Fair Trials International
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Fair Trials International (FTI) is a UK-registered non-governmental organization which works for fair trials according to international standards of justice and defends the rights of those facing charges in a country other than their own.
Fair Trials International provides individual legal assistance through its casework practice. It also builds local legal capacity through targeted training, mentoring and network activities.
Fair Trials International was founded by lawyer Stephen Jakobi in 1992 (under the name Fair Trials Abroad) as a response to the case of Karen Smith, a British citizen arrested in Thailand for drug smuggling.
Fair Trials International assists around 500 individuals each year and provides assistance in approximately 50 cases at any one time. It uses a network of lawyers and diplomatic, political and media contacts to advocate on behalf of clients. It does not charge clients for the service it offers.
Fair Trials International has provided assistance on several high-profile cases including the case of English nanny Louise Woodward who, in 1997, was arrested in America for murder, after the death of a baby in her care. Woodward was found guilty of second degree murder, although her sentence was reduced on appeal as the court found that there was no malice in Louise’s actions and that “allowing this defendant on this evidence to remain convicted of second-degree murder would be a miscarriage of justice.”  In 2007, 10 years later, the key prosecution witness reversed his evidence stating: “the science we have today could, in fact, have exonerated Louise. There is certainly, in retrospect, reasonable doubt.”
Other high-profile, notable cases include
Ian Stillman: In August 2000, deaf charity worker Ian Stillman was arrested in India for smuggling 20 kilograms of cannabis after the drug was found in a shared taxi. He has always maintained his innocence. Fair Trials International campaigned for his release and in 2002 he was finally released after spending 2 years in prison.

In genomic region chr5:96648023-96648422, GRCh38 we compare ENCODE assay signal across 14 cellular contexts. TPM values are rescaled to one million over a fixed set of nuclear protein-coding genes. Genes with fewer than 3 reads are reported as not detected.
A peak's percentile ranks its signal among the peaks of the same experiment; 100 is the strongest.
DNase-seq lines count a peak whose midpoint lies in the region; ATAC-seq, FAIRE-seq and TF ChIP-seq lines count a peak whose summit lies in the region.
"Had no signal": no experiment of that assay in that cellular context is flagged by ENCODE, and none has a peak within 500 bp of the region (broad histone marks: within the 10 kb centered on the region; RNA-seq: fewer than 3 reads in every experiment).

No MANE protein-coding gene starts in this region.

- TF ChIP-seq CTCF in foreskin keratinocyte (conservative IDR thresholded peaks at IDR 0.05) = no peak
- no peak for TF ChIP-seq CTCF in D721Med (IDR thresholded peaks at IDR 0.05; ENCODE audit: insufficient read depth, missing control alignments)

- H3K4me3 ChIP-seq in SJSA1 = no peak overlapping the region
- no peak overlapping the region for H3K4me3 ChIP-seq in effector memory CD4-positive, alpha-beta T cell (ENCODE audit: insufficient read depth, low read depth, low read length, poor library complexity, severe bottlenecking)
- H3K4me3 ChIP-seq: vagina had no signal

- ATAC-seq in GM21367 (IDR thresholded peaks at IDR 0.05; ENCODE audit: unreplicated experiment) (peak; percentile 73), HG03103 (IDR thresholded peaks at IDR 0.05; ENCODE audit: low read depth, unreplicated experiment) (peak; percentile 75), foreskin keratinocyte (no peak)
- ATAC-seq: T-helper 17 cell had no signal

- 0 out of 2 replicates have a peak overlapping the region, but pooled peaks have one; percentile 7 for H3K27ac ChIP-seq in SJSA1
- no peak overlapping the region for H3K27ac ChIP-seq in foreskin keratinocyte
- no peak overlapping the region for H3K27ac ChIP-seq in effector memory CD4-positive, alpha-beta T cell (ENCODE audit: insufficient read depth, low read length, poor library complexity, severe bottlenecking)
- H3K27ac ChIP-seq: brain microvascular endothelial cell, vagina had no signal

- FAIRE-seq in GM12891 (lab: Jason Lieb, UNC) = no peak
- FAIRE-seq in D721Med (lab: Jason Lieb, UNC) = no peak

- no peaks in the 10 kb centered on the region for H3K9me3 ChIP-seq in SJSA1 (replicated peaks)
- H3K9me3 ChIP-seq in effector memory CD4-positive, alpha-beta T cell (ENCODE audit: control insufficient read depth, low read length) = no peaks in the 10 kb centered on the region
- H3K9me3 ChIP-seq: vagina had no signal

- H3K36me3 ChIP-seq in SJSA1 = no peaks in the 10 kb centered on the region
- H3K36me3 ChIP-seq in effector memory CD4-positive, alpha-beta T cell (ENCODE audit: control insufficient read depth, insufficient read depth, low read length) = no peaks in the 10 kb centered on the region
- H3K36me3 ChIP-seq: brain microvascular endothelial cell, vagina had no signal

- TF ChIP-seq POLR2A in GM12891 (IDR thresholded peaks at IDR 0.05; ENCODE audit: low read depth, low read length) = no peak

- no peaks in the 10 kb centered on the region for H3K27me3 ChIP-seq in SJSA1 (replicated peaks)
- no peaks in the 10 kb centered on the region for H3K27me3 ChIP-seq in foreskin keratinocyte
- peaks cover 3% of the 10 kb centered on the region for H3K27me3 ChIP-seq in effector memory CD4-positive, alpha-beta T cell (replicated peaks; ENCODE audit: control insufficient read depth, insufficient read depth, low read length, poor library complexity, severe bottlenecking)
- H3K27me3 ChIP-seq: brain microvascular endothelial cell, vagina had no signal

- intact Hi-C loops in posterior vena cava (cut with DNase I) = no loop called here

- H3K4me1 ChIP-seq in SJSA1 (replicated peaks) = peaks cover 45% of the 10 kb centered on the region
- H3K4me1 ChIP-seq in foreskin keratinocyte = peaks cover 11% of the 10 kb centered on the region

Greek Plane Spotters: In November 2001, a group of 12 British and two Dutch plane spotters were arrested on charges of espionage after taking notes during an open day at a Greek Air Force base. They were found guilty in 2002. The Greek courts overturned the conviction on appeal.
Ghana Girls: In July 2007, two 16-year-old girls, Yetunde Diya and Yasemin Vatansever, were arrested for possession of 6 kilograms of cocaine at Accra airport in Ghana. The girls claimed they did not know they were carrying drugs. With help from Fair Trials International, the girls received only a one-year prison sentence instead of the maximum 3-year sentence.
Campaigns, research and lobbying
Fair Trials International also conducts campaigning, research and lobbying activity, using evidence from its casework to identify problems in the administration of justice and the protection of fundamental rights. It conducts research into access to justice and fundamental rights and uses the results to lobby for reform, including the European Arrest Warrant, as well as the European Investigation Order
- "Don't forget your toothbrush (and this man's number)". BBC News. 30 April 2002.
- Moyes, Jojo (2 October 1997). "New facts expose flaw in case against British nanny accused of murder". The Independent (London).
- "Woodward released after conviction cut". BBC News. 11 November 1997.
- Clarke, Natalie (8 March 2007). "Louise Woodward wants a baby of her own". Daily Mail (London).
- "Stillman's thwarted fight for freedom". BBC News. 11 January 2002.
- "Plane spotters face witnesses in Greek court". Daily Mail (London).
- Blackstock, Colin (11 December 2001). "Judges to decide today on planespotters". The Guardian (London).
- Ross, Will (23 January 2008). "Ghana drug girls learn their fate". BBC News.
- Whitehead, Tom; Andrew Porter (26 July 2010). "Britons to be spied on by foreign police". The Daily Telegraph (London). Retrieved 5 August 2010.